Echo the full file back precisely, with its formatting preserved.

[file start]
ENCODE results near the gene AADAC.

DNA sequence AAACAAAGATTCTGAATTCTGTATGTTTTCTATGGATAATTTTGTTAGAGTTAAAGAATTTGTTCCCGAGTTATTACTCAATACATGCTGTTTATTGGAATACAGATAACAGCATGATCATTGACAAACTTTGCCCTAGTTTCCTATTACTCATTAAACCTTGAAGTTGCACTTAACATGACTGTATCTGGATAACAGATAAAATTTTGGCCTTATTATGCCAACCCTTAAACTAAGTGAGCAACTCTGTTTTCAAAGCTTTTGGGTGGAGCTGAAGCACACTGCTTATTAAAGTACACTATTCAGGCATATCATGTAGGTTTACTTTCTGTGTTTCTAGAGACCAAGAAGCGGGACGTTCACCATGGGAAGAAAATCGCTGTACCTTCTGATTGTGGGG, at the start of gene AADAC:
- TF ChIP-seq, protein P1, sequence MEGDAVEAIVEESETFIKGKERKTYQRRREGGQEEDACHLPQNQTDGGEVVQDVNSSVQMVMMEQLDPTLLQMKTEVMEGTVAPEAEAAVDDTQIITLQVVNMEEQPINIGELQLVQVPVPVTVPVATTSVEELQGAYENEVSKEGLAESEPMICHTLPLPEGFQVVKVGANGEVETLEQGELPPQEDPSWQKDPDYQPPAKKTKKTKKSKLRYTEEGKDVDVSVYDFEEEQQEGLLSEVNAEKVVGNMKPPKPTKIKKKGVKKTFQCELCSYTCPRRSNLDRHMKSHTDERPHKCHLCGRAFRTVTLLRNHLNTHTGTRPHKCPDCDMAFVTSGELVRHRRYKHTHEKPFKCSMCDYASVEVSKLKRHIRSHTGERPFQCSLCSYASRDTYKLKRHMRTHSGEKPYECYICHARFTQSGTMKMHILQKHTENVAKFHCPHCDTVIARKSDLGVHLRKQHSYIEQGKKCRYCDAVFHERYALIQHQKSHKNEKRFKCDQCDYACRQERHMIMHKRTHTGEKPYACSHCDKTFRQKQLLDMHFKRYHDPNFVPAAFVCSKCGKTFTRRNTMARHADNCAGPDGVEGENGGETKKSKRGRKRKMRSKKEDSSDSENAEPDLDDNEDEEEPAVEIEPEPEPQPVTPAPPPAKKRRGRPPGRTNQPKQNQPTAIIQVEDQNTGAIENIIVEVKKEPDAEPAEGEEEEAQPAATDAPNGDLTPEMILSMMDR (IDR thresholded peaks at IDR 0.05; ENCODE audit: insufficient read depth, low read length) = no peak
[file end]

ENCODE results near the gene AADAC.

DNA sequence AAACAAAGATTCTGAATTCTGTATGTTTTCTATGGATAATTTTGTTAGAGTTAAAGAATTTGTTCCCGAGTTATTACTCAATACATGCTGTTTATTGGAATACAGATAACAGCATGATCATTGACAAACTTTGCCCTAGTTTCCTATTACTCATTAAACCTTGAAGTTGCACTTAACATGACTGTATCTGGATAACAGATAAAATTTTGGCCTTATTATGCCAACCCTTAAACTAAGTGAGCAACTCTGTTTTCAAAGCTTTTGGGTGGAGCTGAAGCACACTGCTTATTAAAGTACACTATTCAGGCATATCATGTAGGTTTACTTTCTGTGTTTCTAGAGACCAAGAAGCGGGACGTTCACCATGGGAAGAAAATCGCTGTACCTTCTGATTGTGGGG, at the start of gene AADAC:
- TF ChIP-seq, protein P1, sequence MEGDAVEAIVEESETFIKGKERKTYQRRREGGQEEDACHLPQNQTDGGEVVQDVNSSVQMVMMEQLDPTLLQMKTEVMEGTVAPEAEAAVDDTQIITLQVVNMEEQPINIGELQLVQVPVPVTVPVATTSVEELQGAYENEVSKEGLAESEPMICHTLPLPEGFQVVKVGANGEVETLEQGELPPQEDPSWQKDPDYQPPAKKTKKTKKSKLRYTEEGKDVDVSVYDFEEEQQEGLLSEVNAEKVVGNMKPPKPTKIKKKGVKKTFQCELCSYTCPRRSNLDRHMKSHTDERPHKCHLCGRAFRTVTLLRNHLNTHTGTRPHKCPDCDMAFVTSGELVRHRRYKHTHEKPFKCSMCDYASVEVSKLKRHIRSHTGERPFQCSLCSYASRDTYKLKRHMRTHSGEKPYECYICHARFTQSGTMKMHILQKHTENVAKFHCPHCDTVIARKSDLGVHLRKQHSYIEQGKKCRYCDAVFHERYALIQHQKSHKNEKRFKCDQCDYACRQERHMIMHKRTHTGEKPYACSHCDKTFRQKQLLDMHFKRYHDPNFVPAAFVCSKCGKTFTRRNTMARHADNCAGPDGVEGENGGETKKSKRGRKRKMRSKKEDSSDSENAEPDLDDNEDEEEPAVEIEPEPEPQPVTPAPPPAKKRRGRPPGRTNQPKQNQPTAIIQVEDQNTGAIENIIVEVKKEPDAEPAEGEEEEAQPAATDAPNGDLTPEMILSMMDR (IDR thresholded peaks at IDR 0.05; ENCODE audit: insufficient read depth, low read length) = no peak